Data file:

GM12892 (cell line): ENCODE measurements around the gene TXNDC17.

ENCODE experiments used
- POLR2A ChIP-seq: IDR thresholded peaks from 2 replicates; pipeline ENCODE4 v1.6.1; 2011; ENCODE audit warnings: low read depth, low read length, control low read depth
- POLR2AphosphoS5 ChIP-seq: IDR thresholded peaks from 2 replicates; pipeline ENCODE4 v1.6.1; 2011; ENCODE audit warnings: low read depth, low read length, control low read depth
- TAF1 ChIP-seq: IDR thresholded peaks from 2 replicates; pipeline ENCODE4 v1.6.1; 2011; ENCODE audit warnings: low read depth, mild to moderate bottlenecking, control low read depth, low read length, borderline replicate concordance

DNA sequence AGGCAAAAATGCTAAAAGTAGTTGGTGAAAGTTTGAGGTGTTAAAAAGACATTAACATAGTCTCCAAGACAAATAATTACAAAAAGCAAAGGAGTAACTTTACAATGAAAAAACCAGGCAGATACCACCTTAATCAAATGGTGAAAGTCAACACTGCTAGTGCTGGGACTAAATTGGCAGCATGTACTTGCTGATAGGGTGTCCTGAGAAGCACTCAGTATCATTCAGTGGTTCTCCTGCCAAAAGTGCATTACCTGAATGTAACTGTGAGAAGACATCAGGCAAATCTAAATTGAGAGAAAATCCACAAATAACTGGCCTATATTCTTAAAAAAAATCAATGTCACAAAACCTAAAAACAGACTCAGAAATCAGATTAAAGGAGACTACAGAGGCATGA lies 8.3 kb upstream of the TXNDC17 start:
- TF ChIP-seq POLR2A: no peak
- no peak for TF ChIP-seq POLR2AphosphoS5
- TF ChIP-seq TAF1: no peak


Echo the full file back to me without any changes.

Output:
GM12892 (cell line): ENCODE measurements around the gene TXNDC17.

ENCODE experiments used
- POLR2A ChIP-seq: IDR thresholded peaks from 2 replicates; pipeline ENCODE4 v1.6.1; 2011; ENCODE audit warnings: low read depth, low read length, control low read depth
- POLR2AphosphoS5 ChIP-seq: IDR thresholded peaks from 2 replicates; pipeline ENCODE4 v1.6.1; 2011; ENCODE audit warnings: low read depth, low read length, control low read depth
- TAF1 ChIP-seq: IDR thresholded peaks from 2 replicates; pipeline ENCODE4 v1.6.1; 2011; ENCODE audit warnings: low read depth, mild to moderate bottlenecking, control low read depth, low read length, borderline replicate concordance

DNA sequence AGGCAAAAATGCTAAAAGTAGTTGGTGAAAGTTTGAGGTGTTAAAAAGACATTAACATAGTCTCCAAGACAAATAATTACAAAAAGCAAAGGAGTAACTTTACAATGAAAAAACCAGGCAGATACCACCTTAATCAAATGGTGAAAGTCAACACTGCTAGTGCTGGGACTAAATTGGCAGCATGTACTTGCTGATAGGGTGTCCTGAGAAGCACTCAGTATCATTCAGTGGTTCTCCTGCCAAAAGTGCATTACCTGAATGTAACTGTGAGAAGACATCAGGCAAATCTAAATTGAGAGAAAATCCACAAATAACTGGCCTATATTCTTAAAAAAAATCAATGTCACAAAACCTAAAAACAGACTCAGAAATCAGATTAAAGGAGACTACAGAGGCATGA lies 8.3 kb upstream of the TXNDC17 start:
- TF ChIP-seq POLR2A: no peak
- no peak for TF ChIP-seq POLR2AphosphoS5
- TF ChIP-seq TAF1: no peak